Reports detail risk of seizures in kids after flu vaccination

Feb 27, 2012 (CIDRAP News) – A recent set of articles in Vaccine has confirmed previous preliminary reports that young children who received influenza shots in the 2010-11 flu season had a slightly increased risk of a febrile seizure after vaccination, especially if they received a new pneumococcal vaccine at the same time.

In January 2011 the Centers for Disease Control and Prevention (CDC) reported a small increase in risk of febrile seizures in children aged 12 to 23 months who received a trivalent inactivated flu vaccine (TIV) and the new 13-valent pneumococcal conjugate vaccine (PCV13) on the same visit.

The Vaccine reports cite a significant increase in risk of seizures in children 6 to 59 months old shortly after vaccination with TIV, even without concomitant PCV13 vaccination. The excess risk was highest in 16-month-old children who received both vaccines concomitantly. It amounted to about 45 additional febrile seizure cases per 100,000 TIV doses on the day of or day after vaccination (days 0 to 1), compared with a control period defined as 14 to 20 days after vaccination.

A CDC official told CIDRAP News today that the number of febrile seizures in young children so far this flu season is about the same as last year.

The CDC stepped up its surveillance for febrile seizures in children who received the flu vaccine in 2010-11 after Australia and New Zealand found an increase in such events in 2010. Officials there reported higher-than-expected rates of febrile seizures, mainly in children under age 5 who received Fluvax, made by CSL Ltd.

The Vaccine articles include an initial report based on analysis of data from the Vaccine Adverse Event Reporting System (VAERS) and a study from the CDC's Vaccine Safety Datalink System (VSD), which gathers medical visit data from 10 managed care organizations across the country, covering 9.2 million Americans. The two reports are accompanied by a "discussion" article about the CDC and Food and Drug Administration (FDA) responses to the findings.

In the initial study, in the fall of 2010, CDC and FDA scientists examined VAERS data for signs of increased febrile seizures following TIV receipt in children younger than 5 years old. The number of such cases exceeded a predetermined threshold on Nov 23, and by Dec 10 the team had confirmed 43 febrile seizure cases after vaccination in children 6 to 23 months old.

Most of the cases appeared to be "typical uncomplicated febrile seizures," and all the children recovered. The CDC says febrile seizures in children are brief and generally have a good prognosis.

In the VSD study, the authors compared the rate of postvaccination febrile seizures on days 0 to 1 after vaccination to the rate on days 14 to 20 in a cohort of 206,174 children aged 6 to 59 months. They found nearly a sixfold increase in risk—an incidence rate ratio (IRR) of 5.9 (95% confidence interval [CI], 3.1-11.3)—for children who received TIV and PCV13 concomitantly.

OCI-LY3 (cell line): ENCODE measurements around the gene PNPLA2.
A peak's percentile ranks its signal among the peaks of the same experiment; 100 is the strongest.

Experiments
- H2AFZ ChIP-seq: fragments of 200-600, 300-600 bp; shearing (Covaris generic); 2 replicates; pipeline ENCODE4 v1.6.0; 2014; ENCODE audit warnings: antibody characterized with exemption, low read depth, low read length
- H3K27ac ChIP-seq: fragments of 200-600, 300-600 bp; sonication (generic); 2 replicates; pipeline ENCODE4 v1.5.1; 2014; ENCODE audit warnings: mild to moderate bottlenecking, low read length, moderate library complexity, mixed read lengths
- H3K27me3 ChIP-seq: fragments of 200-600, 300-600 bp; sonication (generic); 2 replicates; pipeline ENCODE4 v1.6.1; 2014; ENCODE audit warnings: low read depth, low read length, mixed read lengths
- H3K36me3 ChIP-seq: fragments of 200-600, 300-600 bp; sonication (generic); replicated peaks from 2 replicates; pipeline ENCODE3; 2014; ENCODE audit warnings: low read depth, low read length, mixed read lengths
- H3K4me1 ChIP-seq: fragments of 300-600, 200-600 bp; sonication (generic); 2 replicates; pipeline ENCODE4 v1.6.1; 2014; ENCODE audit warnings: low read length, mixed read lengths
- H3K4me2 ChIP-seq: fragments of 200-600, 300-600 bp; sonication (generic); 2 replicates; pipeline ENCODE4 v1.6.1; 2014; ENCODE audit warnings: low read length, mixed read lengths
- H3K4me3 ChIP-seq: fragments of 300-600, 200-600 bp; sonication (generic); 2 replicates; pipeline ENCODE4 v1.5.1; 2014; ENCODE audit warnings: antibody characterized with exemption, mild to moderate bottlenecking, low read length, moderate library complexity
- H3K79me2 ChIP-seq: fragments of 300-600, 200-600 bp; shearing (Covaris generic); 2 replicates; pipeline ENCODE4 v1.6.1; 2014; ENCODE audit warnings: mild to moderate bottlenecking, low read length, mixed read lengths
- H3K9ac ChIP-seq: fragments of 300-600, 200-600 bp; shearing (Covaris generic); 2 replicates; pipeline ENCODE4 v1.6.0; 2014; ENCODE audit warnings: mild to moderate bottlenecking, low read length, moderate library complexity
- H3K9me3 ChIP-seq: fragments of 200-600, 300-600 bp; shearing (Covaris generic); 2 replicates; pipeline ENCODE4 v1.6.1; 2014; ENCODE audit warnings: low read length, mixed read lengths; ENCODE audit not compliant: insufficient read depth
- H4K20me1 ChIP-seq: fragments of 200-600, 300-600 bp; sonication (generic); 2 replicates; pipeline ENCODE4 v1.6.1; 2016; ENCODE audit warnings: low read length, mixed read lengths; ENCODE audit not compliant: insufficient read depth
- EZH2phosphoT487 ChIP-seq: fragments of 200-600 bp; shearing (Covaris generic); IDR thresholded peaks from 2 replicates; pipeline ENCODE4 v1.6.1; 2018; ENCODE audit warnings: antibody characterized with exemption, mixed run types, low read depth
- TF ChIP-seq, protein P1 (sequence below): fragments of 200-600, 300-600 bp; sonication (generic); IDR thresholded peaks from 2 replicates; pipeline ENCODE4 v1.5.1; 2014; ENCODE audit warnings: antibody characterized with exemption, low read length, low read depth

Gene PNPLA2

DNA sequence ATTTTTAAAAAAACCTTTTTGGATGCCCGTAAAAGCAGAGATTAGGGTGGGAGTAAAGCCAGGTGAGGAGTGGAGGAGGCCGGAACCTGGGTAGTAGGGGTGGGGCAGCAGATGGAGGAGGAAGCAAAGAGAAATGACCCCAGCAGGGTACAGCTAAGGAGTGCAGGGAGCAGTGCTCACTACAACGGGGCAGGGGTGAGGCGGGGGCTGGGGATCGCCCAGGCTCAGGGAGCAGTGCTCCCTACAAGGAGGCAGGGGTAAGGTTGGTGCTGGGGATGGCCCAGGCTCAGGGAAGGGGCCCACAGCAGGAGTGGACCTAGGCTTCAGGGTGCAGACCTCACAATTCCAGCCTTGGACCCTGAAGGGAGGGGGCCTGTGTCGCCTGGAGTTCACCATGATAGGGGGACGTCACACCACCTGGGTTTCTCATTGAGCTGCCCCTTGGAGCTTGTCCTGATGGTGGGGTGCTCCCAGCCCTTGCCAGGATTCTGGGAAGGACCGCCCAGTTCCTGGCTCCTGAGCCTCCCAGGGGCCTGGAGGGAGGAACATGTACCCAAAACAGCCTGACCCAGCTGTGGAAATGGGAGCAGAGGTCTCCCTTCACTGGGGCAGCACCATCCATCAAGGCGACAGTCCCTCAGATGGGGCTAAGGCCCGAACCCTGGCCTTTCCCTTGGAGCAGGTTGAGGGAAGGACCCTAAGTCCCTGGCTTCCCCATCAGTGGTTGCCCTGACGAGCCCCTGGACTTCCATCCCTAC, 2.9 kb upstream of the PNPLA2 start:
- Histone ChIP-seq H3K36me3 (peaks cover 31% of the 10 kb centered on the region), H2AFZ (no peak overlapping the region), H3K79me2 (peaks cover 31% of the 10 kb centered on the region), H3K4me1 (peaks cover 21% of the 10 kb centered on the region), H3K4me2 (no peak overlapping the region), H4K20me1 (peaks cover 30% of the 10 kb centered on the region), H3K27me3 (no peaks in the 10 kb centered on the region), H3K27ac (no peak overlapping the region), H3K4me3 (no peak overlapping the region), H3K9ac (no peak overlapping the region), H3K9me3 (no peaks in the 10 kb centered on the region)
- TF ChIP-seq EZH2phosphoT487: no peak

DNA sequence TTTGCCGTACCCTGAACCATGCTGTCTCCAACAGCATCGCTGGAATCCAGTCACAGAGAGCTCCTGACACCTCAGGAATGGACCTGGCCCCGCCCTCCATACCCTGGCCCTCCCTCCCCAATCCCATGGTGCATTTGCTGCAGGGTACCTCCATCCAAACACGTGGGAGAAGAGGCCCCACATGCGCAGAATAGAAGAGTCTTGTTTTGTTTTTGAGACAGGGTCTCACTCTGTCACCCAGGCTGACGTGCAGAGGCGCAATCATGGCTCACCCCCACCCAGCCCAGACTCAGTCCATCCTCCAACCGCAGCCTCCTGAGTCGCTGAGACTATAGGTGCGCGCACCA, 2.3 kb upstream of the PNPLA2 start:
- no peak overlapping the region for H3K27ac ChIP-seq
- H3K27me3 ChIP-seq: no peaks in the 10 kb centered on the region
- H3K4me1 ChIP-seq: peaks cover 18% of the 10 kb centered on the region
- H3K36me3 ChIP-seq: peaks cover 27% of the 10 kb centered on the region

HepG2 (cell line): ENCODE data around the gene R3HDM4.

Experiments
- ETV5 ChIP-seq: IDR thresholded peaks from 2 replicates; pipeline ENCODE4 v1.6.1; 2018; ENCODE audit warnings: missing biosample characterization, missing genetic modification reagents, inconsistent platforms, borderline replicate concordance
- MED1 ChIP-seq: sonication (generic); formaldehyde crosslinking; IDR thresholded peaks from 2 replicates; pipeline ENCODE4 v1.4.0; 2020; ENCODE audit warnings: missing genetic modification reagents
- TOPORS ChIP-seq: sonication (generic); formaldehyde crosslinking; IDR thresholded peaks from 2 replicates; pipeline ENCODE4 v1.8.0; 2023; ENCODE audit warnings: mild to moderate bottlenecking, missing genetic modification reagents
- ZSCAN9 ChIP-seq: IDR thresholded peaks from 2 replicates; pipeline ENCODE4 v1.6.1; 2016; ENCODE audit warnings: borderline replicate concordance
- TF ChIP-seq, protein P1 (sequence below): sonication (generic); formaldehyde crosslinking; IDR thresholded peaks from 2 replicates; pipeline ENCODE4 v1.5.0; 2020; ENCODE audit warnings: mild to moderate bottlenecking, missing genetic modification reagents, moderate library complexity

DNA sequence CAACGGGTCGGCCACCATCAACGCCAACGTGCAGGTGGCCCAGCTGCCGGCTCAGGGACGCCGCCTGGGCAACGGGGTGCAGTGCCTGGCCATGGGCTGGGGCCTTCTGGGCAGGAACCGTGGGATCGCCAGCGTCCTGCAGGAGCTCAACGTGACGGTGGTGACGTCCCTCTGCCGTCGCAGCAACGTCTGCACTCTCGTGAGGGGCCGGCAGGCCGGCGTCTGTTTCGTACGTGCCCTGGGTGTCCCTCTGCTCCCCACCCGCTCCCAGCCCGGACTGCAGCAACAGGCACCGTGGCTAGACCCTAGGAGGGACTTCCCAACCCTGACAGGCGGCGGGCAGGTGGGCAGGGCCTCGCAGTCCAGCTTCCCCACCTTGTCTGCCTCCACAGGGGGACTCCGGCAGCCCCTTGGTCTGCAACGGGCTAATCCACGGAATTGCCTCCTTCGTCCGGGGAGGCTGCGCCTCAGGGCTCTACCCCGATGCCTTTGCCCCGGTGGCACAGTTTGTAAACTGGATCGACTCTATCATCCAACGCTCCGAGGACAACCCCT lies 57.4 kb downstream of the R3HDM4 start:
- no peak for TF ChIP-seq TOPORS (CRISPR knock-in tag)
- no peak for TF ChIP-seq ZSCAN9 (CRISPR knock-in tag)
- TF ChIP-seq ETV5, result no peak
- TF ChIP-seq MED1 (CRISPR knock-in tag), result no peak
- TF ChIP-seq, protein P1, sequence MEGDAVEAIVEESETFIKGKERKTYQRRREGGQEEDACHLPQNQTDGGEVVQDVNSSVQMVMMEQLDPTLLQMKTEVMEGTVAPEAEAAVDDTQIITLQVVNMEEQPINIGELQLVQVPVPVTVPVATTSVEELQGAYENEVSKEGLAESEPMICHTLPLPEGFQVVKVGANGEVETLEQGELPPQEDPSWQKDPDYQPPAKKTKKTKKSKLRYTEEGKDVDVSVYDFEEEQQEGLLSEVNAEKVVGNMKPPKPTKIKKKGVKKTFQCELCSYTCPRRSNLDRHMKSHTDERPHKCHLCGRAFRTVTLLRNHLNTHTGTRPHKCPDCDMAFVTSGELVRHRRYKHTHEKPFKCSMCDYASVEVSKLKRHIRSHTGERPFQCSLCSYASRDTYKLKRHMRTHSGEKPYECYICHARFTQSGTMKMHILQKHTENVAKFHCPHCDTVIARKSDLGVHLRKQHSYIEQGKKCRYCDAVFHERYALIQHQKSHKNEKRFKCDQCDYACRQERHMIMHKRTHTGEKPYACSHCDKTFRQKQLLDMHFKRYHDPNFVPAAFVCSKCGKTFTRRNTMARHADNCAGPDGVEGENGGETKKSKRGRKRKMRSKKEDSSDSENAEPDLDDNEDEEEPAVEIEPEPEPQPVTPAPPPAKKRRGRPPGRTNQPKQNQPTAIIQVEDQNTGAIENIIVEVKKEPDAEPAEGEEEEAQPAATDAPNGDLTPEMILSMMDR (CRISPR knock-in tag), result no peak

The increases in risk attributed to TIV or PCV13 separately were smaller, the report says. The IRR for TIV (adjusted for PCV13) was 2.4 (95% CI, 1.2 to 4.7), while the IRR for PCV13 (adjusted for TIV) was 2.5 (95% CI, 1.3 to 4.7).

The risk estimates varied by age because of the varying baseline risk of seizures in young children, the report says. The peak increases, at age 16 months, were 12.5 per 100,000 doses for TIV without PCV13, 13.7 per 100,000 doses for PCV13 without TIV, and 44.9 per 100,000 doses for concomitant TIV and PCV13. The risk increase was lowest for 59-month-old children.

Abbigail Tumpey, a spokeswoman for the CDC's Division of Healthcare Quality Promotion, said today that surveillance results on febrile seizures in young children so far this flu season are similar to last year's.

"What we are seeing this year is consistent with last year (e.g., the number/type of VAERS reports are the same)," she commented by e-mail. "This would be as expected, since the vaccine formulation is the same. The Vaccine Safety Datalink is going to do a retrospective analysis when the season is over."

The findings have not prompted any change in the federal recommendations for flu and pneumococcal vaccination in young children, but federal officials called for warnings to healthcare providers and parents, according to the discussion article. The Advisory Committee on Immunization Practices (ACIP) recommended the warnings after a subcommittee studied the data.

The prescribing information for Fluzone TIV was updated for this season to include "febrile convulsions" in the postmarketing experience section, says the report, and the Vaccine Information Statement for TIV was updated to include similar information. The package insert for PCV13 notes that febrile seizures were seen in vaccinees during prelicensure clinical trials, the article says.

Leroy Z, Broder K, Menschik D, et al. Febrile seizures after 2010-11 influenza vaccine in young children, United States: a vaccine safety signal from the Vaccine Adverse Event Reporting System. Vaccine 2012 Mar;30(11):2020-23 [Abstract]

Tse A, Tseng HF, Greene SK, et al. Signal identification and evaluation for risk of febrile seizures in children following trivalent inactivated influenza vaccine in the Vaccine Safety Datalink Project, 2010-2011. Vaccine 2012 Mar;30(11):2024-31 [Abstract]

Broder KR, Martin DB, Vellozi C. Bridging the gap between data and public health needs. In the heat of a signal: responding to a vaccine safety signal for febrile seizures after 2010-11 influenza vaccine in young children, United States. (Discussion) Vaccine 2012 Mar;30(11):2032-4 [Citation]

See also:

Related Feb 23, 2011, CIDRAP News story

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